## QUICK QUESTION PART-1:

WHEN CAN WE CLUSTER THE DATA ? OF COURSE WE CANNOT RANDOMLY CLUSTER ANY DATA.

So,

1. Data instances similar to (near) each other are in the same cluster.

2. Data instances different (far away) from each other are in the different clusters.

## 1. INTRA-CLUSTER COHESION (COMPACTNESS):

Cohesion measures how near the data points in a cluster are to be cluster centroid.

## 2. INTER-CLUSTER SEPARATION: (ISOLATION):

Separation means that different centroids should be far away from one another.

NOTE: Concept of Distance is central to all of the above.

## QUICK QUESTION PART-2:

We just learned about Distance and separation and isolation but, how to exactly calculate the DISTANCE?

No worries: here is where numerical approaches of mathematics come into play.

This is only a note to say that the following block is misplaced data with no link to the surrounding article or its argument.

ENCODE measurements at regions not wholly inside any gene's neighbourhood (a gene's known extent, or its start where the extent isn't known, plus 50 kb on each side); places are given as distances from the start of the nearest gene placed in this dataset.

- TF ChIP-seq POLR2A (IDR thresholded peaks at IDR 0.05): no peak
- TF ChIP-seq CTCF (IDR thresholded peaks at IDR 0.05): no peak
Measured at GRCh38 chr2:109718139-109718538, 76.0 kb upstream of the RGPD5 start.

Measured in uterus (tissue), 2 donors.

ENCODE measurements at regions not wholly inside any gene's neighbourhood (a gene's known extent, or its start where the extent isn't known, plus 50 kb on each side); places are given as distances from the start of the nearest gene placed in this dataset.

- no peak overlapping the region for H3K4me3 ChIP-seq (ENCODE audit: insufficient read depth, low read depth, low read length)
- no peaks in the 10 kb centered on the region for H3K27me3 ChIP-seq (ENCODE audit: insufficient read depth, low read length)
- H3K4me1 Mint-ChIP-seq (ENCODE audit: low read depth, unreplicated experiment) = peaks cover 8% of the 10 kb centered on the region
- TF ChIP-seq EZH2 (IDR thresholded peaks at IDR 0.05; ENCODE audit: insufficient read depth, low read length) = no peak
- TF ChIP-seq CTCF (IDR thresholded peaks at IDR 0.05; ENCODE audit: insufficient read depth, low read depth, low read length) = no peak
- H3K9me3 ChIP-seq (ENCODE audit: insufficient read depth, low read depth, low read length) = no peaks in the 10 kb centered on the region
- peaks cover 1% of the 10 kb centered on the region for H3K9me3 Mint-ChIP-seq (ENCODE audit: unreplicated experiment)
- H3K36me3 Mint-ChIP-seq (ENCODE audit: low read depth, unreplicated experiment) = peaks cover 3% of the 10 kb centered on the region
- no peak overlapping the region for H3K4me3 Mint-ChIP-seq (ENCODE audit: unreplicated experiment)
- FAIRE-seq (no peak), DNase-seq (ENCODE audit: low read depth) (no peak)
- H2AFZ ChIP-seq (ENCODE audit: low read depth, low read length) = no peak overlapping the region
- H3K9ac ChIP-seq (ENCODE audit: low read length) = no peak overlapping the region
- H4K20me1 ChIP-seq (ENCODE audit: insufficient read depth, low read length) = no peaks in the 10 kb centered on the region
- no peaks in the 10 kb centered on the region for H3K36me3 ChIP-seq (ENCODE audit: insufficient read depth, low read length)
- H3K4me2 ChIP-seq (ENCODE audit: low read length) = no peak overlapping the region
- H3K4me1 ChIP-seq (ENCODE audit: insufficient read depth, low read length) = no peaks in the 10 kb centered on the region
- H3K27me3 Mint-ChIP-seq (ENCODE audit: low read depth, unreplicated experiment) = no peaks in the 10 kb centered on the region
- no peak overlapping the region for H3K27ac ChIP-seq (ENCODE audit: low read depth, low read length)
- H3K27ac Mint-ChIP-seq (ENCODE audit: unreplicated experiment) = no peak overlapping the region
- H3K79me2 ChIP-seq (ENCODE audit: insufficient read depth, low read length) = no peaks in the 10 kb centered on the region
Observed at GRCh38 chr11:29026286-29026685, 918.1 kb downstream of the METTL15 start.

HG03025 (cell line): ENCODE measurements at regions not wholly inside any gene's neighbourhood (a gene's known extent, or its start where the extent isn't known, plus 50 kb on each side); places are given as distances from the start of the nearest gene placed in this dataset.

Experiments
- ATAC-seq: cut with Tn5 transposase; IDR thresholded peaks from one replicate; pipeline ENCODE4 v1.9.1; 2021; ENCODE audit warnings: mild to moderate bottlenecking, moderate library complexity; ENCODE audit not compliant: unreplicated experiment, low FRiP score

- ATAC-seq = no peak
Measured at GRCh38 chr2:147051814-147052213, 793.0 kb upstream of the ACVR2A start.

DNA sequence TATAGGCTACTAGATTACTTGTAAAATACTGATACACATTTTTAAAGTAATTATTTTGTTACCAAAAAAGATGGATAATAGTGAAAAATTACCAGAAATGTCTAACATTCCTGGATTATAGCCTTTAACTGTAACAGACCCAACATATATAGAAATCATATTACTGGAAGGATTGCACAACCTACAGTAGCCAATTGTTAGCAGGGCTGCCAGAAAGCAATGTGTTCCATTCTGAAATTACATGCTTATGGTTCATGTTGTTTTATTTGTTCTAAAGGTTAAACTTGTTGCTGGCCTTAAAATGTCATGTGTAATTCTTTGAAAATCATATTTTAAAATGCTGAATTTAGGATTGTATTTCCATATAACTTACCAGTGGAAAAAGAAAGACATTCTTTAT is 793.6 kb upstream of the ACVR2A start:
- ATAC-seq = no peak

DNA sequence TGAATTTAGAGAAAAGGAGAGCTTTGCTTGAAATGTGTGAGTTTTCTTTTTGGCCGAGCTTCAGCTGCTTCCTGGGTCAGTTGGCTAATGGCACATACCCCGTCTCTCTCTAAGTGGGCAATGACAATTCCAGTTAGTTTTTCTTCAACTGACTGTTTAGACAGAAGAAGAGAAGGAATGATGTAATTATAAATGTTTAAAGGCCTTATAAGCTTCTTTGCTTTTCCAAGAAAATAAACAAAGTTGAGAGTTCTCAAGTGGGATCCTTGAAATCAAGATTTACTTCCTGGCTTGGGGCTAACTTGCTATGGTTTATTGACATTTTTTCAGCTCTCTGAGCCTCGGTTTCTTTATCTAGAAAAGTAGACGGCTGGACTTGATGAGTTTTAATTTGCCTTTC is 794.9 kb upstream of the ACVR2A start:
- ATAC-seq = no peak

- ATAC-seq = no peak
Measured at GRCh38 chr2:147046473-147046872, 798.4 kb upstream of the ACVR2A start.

## METHOD-1: EUCLIDEAN DISTANCE OR L² NORM:

NOTATIONS:

p,q = Two points in Euclidean n-space.

pi, qi = Euclidean vectors, starting from the origin of the space (initial point)

n = n-space

## METHOD-2: MANHATTAN DISTANCE OR L1 NORM:

Manhattan distance is also known as City Block distance which is calculated by formula

|x2-x1|+|y2-y1|

FORMULA:

## NOTE:

Both unsupervised and supervised learning and their respective algorithms are tools, We just need to understand when to use what !

Without wasting much time, Let’s move to another and more interesting part of the blog i.e understanding Association rule mining and everything else about it.

## CLUSTERING HAS SEVERAL INTRIGUING ALGORITHMS TO ATTEMPT: